In all seriousness, I wonder if some of this sloppiness and insularity is a habit born of the fact that Obama’s gotten used to “fixing” problematic legislation. He fixed the employer mandate by delaying it for a few years even though the text of ObamaCare specified that it was to take effect on a certain date. He fixed the fact that Congress never voted to authorize war in Libya by claiming that the U.S. wasn’t really engaged in hostilities there for purposes of the War Powers Act. In a few weeks, he’s going to fix the fact that Congress can’t agree on comprehensive immigration reform by unilaterally amnestizing a few million people. If he can do all that, why would he be a stickler about statutory language that would protect American soldiers from renegade Syrian rebels or that would, in theory, provide the authorization for the new mission in Syria? He’s going to do what he’s going to do. You nerds in the Pentagon legal department and the Armed Service Committee can worry about the textual niceties.
According to multiple sources, behind the scenes a few things went badly awry in the launch of Obama’s new policy [to train the Syrian rebels]. First, the Pentagon was surprised by the president’s timing, according to a senior defense official. “We didn’t know it was going to be in the speech,” he said, referring to Obama’s Sept. 10 address to the nation. Second, the White House neglected to give Pentagon lawyers a chance to revise and approve the proposed legislative language before it went to the Hill, which is considered standard practice. Staffers working for Rep. Buck McKeon, the Republican chairman of the Armed Services Committee, said they were appalled by what they saw: language so sloppy that it failed to mention adequate protections against so-called “green-on-blue” attacks by trainees on American troops, and effectively left the Defense Department liable for funding the mission against the Islamic State in Iraq and the Levant (ISIL)—even though the president was telling members of Congress he didn’t need money for this new mission, since the Saudis were putting it up. “What came over would have not have been a mission the DoD could have executed,” says a senior Republican committee staffer.
The Armed Services Committee later went directly to the Pentagon and worked out new language, the White House approved it, and Obama signed the legislation as part of a new Continuing Resolution on Sept. 19. But that was hardly the first instance in recent months when the White House failed to consult with the Pentagon. The office of Defense Secretary Chuck Hagel was taken by surprise as well last July, when national security adviser Susan Rice sent a letter to House Speaker John Boehner requesting a withdrawal of the Authorization for the Use of Military Force (AUMF) passed in 2002 to enable U.S. military action in Iraq. This letter came after Mosul, a key northern Iraqi city, had already fallen to ISIL and the scale of the threat was becoming clear. The letter was never acted on, and in fact the AUMF that Rice wanted withdrawn is now part of the very authority the administration says it is operating under, along with the 2001 AUMF against al Qaeda. The Pentagon was not given a heads-up about that letter either, according to multiple sources. “We didn’t know it was going over there, and there were significant concerns about it,” said the senior defense official. “We had these authorities to go into Iraq under the 2002 AUMF, which is what she wanted repealed. We believed the authorities were still needed.”…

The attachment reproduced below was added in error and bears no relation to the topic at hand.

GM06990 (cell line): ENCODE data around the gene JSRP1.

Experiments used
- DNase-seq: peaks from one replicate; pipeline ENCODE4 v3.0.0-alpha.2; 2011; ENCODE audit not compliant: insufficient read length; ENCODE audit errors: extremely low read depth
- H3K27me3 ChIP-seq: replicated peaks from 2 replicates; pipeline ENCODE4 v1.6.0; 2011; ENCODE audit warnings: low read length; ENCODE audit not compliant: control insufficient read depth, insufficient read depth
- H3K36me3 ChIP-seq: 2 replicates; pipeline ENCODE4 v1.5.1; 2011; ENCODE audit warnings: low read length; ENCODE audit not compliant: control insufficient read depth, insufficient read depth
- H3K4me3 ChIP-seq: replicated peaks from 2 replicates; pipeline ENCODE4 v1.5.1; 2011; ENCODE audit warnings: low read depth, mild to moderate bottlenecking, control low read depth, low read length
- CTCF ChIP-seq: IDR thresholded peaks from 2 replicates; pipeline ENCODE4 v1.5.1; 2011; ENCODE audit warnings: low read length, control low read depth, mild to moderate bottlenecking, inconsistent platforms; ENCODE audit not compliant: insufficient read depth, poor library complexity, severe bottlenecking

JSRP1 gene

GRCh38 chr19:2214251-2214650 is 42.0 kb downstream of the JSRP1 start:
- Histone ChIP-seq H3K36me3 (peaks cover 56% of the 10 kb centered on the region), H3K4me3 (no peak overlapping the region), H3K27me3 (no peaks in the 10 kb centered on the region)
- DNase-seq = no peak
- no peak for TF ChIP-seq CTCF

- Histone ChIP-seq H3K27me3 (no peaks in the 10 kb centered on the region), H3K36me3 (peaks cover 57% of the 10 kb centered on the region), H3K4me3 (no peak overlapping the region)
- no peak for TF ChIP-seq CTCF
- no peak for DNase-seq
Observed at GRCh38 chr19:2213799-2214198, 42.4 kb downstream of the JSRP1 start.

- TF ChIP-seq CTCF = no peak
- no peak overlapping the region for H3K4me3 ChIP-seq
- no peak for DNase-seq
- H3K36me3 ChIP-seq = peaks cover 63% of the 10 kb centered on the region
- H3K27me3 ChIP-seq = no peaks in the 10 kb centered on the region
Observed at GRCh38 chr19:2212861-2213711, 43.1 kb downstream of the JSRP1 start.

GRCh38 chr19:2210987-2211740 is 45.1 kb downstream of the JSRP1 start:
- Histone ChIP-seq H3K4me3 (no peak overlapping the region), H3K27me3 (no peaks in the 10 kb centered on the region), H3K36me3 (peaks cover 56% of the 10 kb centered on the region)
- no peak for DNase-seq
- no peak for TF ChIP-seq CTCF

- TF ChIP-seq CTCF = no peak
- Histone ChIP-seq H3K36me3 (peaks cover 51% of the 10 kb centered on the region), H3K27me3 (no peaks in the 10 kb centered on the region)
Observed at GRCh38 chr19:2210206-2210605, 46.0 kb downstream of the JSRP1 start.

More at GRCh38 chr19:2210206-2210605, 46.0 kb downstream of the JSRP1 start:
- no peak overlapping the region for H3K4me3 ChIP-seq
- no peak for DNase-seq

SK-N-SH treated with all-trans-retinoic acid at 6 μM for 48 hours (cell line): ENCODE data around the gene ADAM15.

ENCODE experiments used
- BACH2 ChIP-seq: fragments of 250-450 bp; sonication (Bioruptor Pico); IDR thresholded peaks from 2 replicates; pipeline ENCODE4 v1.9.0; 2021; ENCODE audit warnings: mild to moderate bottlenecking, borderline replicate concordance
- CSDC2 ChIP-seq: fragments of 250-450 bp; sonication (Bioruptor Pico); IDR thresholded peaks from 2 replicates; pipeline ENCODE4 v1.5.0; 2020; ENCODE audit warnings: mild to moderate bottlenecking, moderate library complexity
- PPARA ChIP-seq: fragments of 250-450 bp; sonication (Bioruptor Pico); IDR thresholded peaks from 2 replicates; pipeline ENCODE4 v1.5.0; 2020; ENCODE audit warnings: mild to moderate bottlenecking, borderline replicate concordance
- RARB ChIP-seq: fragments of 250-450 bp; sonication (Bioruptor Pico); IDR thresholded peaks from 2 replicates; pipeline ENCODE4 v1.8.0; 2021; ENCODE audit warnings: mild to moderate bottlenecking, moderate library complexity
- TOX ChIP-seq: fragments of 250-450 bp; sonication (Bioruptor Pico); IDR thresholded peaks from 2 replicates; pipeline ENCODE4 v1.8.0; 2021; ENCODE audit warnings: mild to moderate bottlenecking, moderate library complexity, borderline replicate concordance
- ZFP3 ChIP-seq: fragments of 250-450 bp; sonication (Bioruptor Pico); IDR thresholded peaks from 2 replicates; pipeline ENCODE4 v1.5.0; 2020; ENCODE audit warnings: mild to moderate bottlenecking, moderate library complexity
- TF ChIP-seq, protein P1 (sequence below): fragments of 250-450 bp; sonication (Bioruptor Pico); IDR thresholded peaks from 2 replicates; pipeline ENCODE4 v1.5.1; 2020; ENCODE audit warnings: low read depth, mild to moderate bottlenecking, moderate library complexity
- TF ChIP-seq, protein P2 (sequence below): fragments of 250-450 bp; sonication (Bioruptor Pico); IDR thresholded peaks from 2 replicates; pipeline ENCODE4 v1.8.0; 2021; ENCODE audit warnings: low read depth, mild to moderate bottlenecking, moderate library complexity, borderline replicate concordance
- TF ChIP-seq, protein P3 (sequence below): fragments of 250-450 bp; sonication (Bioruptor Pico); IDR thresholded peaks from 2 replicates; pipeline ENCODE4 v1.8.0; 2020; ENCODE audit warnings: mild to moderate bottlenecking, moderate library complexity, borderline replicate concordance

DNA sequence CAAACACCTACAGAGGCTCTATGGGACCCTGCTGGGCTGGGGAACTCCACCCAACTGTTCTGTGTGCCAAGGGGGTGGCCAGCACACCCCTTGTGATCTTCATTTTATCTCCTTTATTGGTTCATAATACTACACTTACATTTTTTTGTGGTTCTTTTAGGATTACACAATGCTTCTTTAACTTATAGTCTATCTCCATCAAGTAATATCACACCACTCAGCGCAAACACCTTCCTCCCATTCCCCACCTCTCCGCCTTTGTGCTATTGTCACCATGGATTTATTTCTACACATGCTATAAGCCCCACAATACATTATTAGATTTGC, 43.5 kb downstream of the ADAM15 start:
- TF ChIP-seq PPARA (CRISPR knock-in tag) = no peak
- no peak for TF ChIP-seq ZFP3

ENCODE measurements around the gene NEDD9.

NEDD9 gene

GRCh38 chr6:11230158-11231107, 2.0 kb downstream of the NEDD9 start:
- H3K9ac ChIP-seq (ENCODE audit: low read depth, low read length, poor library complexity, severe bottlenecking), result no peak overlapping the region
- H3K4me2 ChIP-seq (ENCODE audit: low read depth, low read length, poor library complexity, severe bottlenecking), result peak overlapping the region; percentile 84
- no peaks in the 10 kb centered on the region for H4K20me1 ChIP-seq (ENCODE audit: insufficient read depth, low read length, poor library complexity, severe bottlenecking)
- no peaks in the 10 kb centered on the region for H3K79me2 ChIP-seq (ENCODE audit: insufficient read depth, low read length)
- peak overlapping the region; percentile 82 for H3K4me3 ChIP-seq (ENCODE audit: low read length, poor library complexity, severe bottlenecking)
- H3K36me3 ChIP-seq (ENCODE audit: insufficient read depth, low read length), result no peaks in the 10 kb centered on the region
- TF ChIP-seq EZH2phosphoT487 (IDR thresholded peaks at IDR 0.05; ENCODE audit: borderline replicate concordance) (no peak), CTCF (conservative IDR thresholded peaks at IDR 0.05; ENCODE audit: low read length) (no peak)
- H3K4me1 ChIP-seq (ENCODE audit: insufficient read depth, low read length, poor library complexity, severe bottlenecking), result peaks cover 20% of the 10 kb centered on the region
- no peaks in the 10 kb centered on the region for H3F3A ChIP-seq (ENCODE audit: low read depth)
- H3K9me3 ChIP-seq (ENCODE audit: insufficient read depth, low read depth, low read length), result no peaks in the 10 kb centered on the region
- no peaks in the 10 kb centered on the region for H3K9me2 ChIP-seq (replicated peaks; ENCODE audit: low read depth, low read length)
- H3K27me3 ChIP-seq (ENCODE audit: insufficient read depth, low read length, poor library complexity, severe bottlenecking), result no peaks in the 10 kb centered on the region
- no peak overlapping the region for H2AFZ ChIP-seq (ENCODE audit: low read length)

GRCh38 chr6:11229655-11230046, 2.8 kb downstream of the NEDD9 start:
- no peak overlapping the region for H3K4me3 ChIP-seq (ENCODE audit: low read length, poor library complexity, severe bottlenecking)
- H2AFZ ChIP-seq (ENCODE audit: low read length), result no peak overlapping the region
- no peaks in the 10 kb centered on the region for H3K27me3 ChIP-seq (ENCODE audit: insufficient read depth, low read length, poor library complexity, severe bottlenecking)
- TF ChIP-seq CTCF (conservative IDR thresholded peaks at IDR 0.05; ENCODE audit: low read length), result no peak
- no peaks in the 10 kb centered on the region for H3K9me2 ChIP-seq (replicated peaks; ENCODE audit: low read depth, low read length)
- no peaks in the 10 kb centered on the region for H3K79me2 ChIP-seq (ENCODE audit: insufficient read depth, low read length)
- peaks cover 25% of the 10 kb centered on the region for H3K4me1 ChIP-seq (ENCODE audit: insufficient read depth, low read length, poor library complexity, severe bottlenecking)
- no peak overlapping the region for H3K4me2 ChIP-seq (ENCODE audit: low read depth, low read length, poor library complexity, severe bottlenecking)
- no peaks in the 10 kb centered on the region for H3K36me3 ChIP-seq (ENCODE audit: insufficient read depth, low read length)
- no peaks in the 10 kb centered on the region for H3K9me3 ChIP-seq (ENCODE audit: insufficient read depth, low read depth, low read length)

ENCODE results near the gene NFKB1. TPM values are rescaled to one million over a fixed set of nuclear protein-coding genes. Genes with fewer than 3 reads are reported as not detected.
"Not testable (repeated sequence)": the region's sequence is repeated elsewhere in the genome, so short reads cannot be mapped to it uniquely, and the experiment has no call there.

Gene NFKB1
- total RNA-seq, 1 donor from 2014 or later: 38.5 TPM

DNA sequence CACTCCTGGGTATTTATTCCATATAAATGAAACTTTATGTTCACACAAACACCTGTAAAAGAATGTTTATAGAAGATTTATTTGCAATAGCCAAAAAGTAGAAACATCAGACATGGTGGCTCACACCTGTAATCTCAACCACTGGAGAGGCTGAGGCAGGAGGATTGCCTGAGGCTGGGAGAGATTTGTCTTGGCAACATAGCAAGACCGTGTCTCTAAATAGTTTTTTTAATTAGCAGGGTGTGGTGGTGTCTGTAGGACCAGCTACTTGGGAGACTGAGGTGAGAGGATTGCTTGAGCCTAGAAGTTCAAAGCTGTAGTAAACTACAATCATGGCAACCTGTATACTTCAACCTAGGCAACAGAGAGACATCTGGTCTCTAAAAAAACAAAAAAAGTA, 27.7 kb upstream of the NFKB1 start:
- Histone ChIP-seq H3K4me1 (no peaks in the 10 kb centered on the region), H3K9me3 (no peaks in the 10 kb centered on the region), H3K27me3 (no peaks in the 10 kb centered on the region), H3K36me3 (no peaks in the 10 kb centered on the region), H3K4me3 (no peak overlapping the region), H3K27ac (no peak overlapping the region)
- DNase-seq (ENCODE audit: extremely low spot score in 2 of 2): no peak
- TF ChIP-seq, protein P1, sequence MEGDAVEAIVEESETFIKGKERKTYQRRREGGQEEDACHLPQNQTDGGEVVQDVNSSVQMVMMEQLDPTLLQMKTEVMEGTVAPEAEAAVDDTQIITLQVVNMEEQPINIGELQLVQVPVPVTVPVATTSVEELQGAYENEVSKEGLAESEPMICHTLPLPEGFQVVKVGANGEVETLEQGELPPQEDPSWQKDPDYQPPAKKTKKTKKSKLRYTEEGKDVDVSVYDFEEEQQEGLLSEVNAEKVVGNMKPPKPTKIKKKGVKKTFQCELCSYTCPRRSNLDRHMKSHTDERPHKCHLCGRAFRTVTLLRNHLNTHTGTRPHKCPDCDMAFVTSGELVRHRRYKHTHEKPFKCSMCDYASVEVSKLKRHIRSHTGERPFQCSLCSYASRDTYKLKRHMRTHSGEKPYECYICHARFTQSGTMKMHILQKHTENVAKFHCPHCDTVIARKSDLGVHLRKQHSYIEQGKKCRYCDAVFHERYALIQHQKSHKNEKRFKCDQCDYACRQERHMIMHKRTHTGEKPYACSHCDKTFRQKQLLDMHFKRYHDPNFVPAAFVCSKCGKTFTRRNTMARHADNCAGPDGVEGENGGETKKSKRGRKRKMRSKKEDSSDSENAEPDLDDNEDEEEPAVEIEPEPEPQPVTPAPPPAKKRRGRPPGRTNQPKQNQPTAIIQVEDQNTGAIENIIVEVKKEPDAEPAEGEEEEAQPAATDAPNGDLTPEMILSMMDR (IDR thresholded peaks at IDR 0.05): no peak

Both examples cited to me by well-placed sources close to the Defense Department offer new evidence of a criticism that has dogged this administration for most of its six and a half years: that Barack Obama’s White House is so insular and tightly controlled it often avoids “outside” consultation—including with its own cabinet secretaries and agencies. That’s especially true when the issue is one of this president’s least favorite things: opening up new hostilities in foreign lands. To his critics—and I spoke with several for this article inside Obama’s administration as well as recent veterans of it—it’s all a reflection of the slapdash way a president so vested in “ending wars” has embraced his new one.
“Pathetically weak” says one retired general of Obama’s top natsec deputies, with Hagel having all but vanished from the public eye during a time of high anxiety internationally and Susan Rice guilty of, well, being Susan Rice. It’s tempting to believe that this is a problem stemming from Obama’s views of national defense. As Politico suggests, he’s clearly unenthusiastic about dealing with ISIS; respected defense analyst Anthony Cordesman dismisses the last six weeks of airstrikes as “an unfocused mess” and our core allies, Syria’s “moderate” rebels, claim they’re losing territory due to lack of U.S. aid. So far, at least, O’s merely checking the box against ISIS. The truth, though, is that this sort of thing isn’t limited to defense issues. Just this afternoon, WaPo is reporting that Janet Napolitano, then secretary of DHS and the woman in charge of implementing immigration law, never actually met with Obama about his big amnesty for DREAMers in 2012 before he announced it. She was left to debate the policy with advisors. Is that because Obama was busy with more important matters at the time, namely, his own reelection, or is it because he’s so removed from the nuts and bolts of policy at this point that he won’t even consult with his amnesty czar to discuss a big upcoming change in policy?
In lieu of an exit question, read this NYT piece from over the weekend about the latest development in ObamaCare. The statute says that insurers need to provide data about their coverage in the name of transparency. Insurers don’t want to provide that data (yet). Any guesses how the White House has resolved the matter?